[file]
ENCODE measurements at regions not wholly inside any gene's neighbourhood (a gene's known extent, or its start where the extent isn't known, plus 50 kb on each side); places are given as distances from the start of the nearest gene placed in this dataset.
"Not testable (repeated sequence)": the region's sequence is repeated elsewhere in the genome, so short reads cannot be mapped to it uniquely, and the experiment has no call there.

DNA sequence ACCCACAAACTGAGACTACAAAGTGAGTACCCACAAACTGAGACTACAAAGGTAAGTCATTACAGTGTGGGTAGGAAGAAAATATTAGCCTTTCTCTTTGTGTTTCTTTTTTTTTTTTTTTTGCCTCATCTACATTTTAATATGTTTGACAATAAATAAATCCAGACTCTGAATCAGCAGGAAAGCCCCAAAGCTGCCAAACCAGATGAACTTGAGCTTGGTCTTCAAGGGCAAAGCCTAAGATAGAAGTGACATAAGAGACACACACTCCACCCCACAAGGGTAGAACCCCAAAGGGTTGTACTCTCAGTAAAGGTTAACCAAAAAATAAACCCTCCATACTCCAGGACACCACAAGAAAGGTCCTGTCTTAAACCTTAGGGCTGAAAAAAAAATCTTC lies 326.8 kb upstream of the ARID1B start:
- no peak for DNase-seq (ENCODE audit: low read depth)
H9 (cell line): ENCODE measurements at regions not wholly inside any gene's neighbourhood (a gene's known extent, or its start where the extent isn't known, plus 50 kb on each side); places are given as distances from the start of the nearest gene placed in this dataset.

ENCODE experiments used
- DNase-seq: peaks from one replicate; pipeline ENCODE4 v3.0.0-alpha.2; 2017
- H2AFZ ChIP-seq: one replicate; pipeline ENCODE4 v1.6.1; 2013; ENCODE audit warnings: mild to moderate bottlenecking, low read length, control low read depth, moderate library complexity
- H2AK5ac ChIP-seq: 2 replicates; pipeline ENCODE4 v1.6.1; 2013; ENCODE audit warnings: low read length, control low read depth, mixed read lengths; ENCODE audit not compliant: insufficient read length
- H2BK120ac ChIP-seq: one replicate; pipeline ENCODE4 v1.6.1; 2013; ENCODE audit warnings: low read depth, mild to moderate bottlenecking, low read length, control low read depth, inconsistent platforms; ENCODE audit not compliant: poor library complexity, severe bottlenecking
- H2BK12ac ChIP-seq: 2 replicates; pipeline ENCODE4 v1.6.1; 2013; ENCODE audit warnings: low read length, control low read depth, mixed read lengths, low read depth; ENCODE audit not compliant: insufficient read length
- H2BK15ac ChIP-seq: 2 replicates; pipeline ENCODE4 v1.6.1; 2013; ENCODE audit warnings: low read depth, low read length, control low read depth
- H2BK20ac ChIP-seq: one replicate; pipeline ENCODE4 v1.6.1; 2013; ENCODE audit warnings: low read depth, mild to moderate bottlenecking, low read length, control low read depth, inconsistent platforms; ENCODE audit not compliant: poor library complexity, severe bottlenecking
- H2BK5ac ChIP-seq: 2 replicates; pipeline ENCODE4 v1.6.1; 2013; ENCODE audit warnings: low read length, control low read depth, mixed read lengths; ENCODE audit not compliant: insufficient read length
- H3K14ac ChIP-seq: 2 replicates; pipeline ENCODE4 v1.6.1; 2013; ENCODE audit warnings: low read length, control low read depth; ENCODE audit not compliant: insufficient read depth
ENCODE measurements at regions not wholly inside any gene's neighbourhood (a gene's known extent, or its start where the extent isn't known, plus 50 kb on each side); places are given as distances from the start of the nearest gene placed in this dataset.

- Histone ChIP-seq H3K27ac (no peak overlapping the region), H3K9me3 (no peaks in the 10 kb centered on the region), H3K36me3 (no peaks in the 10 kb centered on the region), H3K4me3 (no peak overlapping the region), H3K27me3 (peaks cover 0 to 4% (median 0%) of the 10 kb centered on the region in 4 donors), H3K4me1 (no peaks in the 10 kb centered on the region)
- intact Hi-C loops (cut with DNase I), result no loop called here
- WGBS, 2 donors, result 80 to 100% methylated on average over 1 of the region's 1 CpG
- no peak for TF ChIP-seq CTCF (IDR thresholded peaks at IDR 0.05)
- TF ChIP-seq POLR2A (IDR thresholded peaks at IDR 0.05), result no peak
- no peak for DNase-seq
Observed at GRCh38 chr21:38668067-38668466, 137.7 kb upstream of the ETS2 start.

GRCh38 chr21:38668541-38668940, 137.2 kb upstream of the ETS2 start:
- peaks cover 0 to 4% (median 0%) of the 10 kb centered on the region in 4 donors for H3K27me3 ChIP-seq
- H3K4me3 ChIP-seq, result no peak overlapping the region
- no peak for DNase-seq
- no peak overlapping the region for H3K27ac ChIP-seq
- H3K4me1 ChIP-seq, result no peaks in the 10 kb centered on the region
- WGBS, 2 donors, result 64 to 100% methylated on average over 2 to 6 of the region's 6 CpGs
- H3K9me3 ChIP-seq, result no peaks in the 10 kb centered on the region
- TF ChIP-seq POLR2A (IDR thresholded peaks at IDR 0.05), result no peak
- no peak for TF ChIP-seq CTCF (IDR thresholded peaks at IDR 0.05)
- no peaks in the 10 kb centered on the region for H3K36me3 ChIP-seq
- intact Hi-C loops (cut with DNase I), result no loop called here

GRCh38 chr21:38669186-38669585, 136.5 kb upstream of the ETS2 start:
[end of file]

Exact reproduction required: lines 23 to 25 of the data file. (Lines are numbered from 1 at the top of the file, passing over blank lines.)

Observed at GRCh38 chr21:38668067-38668466, 137.7 kb upstream of the ETS2 start.

GRCh38 chr21:38668541-38668940, 137.2 kb upstream of the ETS2 start:
- peaks cover 0 to 4% (median 0%) of the 10 kb centered on the region in 4 donors for H3K27me3 ChIP-seq